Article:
Asian Inflation And Vietnam Polyolefins

Guess who’s coming to Christmas dinner


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By John Richardson

THE widespread problem of surging inflation in Asia ex-Japan is a major threat to petrochemicals demand growth in 2011.

Governments need to put the brakes on to prevent economies from overheating.

But the problem is that raising interest rates could cause even more hot money to flow into China, the Indian sub-continent and Southeast Asia as investors seek alternatives to feeble returns in the West.

China seems firmly set on a course of monetary tightening, as we discussed earlier this week, with further rate rises and increases in the bank-reserve requirement on the cards for 2011.

Indonesia, however, has so far refrained from raising the cost of borrowing, which has remained unchanged for 16 months, despite inflation hitting 6.3% in November.

The country’s central bank is instead thinking about re-introducing a cap on rupiah accounts held by foreigners.

But, according to this article in the Economist, the reluctance to raise borrowing costs at fast-enough rates has led to private credit growth of more than 20% a year in Bangladesh, India and Vietnam.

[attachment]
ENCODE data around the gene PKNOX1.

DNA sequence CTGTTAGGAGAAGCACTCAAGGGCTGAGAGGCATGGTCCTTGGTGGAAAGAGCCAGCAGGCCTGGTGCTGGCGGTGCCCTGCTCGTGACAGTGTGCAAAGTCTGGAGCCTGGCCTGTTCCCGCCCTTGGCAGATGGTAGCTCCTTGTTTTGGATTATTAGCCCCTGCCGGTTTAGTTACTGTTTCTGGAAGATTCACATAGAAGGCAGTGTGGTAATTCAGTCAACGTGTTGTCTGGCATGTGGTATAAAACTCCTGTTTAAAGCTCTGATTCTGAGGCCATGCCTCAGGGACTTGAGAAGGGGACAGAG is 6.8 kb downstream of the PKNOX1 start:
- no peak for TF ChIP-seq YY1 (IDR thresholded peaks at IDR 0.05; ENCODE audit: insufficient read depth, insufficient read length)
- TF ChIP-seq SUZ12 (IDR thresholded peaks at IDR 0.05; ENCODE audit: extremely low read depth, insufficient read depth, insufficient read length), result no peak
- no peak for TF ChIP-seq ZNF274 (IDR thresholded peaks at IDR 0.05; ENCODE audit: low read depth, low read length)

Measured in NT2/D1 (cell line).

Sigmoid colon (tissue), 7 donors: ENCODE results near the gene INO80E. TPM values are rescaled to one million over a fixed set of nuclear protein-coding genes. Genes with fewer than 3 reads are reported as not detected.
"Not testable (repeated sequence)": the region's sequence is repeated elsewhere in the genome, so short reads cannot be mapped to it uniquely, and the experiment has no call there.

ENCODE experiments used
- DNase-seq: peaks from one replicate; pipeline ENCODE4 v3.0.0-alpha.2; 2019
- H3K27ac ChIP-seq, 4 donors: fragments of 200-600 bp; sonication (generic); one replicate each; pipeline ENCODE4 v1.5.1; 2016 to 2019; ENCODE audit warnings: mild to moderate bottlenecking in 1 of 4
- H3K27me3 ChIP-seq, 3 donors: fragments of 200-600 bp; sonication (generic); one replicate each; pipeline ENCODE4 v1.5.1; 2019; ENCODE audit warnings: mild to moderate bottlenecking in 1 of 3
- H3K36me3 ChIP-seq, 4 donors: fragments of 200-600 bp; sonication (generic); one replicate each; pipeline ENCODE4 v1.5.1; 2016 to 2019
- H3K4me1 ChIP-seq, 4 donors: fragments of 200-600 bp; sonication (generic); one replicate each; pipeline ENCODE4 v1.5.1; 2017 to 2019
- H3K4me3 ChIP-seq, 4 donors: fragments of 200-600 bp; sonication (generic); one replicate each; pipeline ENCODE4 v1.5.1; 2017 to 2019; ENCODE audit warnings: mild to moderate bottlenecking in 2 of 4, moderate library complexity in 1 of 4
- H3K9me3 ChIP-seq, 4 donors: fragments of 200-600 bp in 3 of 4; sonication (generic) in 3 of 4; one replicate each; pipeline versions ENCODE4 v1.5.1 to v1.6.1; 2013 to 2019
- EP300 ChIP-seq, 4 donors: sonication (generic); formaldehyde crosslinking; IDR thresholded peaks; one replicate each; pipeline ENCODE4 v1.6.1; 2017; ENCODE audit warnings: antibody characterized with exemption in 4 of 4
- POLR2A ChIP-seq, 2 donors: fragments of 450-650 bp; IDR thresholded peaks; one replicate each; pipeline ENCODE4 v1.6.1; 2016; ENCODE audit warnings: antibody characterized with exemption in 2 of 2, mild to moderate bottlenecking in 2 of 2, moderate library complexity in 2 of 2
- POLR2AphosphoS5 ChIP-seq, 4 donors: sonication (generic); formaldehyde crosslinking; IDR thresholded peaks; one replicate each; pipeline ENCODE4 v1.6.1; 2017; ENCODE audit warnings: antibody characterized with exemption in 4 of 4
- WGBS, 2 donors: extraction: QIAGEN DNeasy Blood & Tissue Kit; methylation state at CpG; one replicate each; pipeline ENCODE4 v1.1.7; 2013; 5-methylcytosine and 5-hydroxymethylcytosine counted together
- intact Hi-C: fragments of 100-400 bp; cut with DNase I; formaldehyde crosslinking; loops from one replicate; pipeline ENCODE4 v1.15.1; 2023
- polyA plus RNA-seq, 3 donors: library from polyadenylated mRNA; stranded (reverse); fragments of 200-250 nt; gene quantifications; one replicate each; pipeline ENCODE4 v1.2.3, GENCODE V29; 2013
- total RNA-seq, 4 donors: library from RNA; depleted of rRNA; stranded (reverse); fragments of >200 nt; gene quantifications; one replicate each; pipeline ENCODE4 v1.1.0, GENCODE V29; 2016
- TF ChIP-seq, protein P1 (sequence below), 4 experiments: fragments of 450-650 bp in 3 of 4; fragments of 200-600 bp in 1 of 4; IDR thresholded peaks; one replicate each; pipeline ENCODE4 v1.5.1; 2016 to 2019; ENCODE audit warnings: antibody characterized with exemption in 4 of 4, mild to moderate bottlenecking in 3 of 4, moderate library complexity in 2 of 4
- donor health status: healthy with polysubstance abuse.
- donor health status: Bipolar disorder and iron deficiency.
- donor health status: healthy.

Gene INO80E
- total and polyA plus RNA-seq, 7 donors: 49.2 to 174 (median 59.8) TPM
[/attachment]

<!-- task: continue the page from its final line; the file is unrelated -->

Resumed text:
Shortcomings in economic policy have resulted in Moody’s Investors Service downgrading Vietnam’s sovereign debt. This could put more downward pressure on the dong which has lost one-fifth of its value against the US dollar since mid-2008.

The effect on the country’s polyolefins market is already very evident. Several traders have told the blog that their business over the last few months as all but ground to a halt.

“Nobody is buying anything because they are very worried about the economy and don’t want to be caught on the wrong side of another currency depreciation,” one of these traders, who is based in Singapore, told us.

Vietnamese polypropylene (PP) producer PetroVietman is apparently seeking to export resin, despite the country being in big PP deficit. This is presumably about earning valuable US dollars.

Such is the stagnant nature of the market that there are also reports of a trader re-exporting PP and polyethylene (PE) from Vietnam to China.

There are numerous other risks for petrochemicals in 2011, not least the strong possibility that in polyolefins and mono-ethylene glycol (MEG) new capacities will run better next year, leading to the long-awaited oversupply problem.

But inflation might turn out to be the 10,000lbs bad-tempered rhinoceros sitting in the corner of the proverbial room. No mother-in-law jokes, please.

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